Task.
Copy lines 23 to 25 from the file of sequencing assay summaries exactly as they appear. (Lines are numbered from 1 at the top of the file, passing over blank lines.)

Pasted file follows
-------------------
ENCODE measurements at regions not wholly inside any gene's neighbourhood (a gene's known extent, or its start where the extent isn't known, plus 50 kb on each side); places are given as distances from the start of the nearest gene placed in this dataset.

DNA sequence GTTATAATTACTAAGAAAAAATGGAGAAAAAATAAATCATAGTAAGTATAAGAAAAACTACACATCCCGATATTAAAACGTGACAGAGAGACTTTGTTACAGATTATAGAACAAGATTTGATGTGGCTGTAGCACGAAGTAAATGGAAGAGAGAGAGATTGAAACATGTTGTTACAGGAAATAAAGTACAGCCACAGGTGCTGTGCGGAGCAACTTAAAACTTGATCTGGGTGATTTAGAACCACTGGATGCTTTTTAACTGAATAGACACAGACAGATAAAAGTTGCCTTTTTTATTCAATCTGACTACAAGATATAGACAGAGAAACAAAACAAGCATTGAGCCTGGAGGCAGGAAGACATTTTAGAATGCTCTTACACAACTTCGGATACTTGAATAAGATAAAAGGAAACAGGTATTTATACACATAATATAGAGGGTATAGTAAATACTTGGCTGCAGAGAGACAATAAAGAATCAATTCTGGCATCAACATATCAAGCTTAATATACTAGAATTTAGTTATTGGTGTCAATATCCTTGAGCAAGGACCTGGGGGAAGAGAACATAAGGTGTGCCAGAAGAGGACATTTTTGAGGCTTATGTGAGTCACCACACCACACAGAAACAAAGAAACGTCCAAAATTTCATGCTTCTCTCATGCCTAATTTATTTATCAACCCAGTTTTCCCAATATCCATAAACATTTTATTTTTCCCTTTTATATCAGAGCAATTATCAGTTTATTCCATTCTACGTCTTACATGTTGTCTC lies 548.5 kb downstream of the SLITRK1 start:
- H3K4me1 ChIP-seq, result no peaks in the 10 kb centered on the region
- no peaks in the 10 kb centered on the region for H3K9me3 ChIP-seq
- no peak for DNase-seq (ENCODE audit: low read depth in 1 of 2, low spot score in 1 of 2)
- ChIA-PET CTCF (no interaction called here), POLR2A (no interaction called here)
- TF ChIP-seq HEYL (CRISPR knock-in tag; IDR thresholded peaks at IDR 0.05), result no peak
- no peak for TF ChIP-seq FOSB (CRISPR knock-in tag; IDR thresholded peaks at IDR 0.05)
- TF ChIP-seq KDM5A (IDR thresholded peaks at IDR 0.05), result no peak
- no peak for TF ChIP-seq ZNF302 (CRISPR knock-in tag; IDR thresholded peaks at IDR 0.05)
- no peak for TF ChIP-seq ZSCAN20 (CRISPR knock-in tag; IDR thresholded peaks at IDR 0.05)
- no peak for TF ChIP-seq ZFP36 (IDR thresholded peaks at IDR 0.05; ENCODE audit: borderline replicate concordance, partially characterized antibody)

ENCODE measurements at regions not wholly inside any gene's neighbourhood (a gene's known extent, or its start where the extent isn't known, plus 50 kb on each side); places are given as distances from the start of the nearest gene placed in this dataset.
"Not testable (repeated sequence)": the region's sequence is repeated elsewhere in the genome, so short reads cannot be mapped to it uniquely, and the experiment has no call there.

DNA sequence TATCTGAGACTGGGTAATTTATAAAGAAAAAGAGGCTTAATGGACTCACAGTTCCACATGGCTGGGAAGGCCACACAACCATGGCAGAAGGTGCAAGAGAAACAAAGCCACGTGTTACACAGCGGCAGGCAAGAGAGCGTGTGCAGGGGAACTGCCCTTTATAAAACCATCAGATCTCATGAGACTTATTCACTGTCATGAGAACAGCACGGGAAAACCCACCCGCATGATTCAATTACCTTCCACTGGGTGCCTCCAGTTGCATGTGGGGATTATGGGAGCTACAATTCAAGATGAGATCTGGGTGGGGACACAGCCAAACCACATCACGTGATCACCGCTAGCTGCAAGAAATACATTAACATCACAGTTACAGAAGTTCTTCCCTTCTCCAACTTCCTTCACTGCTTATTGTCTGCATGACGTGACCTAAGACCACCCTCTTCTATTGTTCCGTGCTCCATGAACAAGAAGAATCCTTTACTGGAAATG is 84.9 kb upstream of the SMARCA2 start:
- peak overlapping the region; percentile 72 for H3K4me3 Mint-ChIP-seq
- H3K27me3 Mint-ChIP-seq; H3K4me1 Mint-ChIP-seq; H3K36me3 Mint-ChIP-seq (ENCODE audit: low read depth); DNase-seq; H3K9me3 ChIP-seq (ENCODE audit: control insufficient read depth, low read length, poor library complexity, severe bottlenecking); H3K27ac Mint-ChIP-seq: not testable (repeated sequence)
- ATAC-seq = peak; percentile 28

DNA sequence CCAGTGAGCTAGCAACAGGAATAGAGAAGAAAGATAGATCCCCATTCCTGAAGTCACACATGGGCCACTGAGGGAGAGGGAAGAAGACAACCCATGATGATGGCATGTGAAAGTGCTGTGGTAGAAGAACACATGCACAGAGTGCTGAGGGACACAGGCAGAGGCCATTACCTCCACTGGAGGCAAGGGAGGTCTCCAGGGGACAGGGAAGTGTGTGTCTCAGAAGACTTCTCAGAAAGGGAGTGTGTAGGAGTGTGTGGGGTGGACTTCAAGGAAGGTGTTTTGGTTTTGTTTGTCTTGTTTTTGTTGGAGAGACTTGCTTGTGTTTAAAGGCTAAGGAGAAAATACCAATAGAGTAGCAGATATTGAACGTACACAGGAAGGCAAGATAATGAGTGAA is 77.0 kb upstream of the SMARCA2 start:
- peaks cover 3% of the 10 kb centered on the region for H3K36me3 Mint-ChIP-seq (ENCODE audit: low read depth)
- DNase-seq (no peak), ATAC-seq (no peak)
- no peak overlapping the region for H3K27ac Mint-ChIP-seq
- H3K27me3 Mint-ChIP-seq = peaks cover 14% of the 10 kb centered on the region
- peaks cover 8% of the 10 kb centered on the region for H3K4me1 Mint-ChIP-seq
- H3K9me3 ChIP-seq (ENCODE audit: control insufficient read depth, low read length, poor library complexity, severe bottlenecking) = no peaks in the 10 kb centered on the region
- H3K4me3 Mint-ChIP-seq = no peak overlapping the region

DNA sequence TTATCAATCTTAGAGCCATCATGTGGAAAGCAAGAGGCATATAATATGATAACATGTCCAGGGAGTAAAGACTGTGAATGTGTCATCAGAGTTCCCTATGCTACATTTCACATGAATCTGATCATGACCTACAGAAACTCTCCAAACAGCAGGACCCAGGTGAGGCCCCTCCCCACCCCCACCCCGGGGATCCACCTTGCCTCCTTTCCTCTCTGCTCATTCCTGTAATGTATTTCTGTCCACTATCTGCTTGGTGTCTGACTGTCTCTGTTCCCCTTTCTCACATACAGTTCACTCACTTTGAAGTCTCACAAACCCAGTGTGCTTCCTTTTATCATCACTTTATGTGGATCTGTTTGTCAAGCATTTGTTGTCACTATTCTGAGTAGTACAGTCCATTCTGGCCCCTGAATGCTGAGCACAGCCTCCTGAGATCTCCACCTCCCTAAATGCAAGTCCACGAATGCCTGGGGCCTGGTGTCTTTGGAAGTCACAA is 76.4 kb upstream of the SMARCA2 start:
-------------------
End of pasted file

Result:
- H3K27me3 Mint-ChIP-seq = peaks cover 14% of the 10 kb centered on the region
- peaks cover 8% of the 10 kb centered on the region for H3K4me1 Mint-ChIP-seq
- H3K9me3 ChIP-seq (ENCODE audit: control insufficient read depth, low read length, poor library complexity, severe bottlenecking) = no peaks in the 10 kb centered on the region